LONDON, Sept 1 (Reuters) - London has banned lorries that do not have safety features designed to protect cyclists from driving in the city after a series of fatal accidents in which riders were dragged under the wheels of heavy goods vehicles.
Under new rules that came into force on Tuesday, lorries weighing over 3.5 tonnes must be fitted with sideguards to stop cyclists from being pulled under the wheels and with additional mirrors to make riders and pedestrians more visible to drivers.
Lorries found driving in the streets of London without these features will face a fine of up to 1,000 pounds ($1,535) per breach of the ban and repeat offenders could be referred to licensing authorities.
Seven out of the eight cyclist deaths recorded in London this year involved lorries, according to the city's Transport for London authority.
"A very disproportionate share of cyclist deaths and serious injuries are caused by lorries, and today's scheme will undoubtedly save lives," said Mayor Boris Johnson in a statement.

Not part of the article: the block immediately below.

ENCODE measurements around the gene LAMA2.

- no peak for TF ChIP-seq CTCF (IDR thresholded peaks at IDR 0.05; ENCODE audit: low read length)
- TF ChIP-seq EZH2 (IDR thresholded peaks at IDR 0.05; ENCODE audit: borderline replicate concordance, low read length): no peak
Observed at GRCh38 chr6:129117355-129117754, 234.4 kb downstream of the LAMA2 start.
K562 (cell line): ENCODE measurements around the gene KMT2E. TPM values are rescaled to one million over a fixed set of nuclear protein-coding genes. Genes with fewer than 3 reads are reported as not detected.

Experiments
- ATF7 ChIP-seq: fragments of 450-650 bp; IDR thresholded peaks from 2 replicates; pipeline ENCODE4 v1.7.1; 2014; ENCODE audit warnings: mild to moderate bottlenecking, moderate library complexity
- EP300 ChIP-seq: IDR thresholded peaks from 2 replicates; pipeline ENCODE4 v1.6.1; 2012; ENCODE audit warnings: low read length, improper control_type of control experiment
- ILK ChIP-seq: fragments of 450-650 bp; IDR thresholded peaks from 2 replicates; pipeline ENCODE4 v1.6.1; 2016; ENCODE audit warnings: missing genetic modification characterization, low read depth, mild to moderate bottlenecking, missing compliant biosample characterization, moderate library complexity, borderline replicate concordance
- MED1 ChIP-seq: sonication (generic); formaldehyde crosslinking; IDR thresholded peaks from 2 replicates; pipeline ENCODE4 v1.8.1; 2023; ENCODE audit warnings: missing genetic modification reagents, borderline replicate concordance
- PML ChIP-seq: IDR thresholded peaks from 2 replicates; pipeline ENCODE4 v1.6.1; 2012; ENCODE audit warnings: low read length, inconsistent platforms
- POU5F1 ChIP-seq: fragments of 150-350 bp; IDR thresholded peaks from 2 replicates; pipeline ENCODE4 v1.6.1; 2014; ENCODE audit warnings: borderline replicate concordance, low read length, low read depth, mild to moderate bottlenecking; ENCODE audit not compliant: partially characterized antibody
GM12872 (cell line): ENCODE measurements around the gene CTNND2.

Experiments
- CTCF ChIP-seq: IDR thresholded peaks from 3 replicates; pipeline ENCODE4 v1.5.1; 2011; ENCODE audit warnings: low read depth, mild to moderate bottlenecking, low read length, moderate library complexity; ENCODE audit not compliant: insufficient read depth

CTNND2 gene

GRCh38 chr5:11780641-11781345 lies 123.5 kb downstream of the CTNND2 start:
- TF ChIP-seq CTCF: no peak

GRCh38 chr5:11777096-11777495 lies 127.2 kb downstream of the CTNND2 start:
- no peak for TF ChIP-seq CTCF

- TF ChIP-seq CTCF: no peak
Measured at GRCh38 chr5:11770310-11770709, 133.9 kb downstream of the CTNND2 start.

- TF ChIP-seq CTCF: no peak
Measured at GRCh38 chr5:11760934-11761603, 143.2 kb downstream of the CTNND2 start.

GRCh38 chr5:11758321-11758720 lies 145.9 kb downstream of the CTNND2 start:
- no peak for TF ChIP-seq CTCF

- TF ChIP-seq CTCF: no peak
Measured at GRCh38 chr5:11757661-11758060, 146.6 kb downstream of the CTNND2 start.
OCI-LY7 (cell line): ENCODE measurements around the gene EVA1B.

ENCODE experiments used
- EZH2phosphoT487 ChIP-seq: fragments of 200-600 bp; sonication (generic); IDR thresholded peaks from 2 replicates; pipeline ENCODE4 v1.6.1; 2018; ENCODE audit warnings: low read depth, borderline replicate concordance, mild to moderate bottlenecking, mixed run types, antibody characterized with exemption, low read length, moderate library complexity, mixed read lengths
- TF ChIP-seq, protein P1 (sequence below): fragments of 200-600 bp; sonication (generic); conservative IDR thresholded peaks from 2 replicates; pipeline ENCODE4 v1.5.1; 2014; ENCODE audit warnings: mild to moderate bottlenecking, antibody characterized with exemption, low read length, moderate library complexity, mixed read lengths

"We have, from this morning, begun vigorous enforcement action."
London has sought to encourage more residents to cycle in recent years with the introduction of designated "cycle superhighways" and a rent-a-bike scheme, partly as a way to reduce overcrowding on public transport.
Despite several awareness campaigns urging cyclists to ride safely, there have been dozens of cyclist deaths in the last few years.
Transport for London said it now aimed to also ensure all lorries had larger windows to reduce blindspots, where drivers are often unable to see cyclists as they pass alongside their vehicles.
Paris and Dublin have both restricted HGVs in their city centres during peak hours to reduce accidents involving cyclists. ($1 = 0.6517 pounds) (Reporting By Costas Pitas; Editing by Raissa Kasolowsky)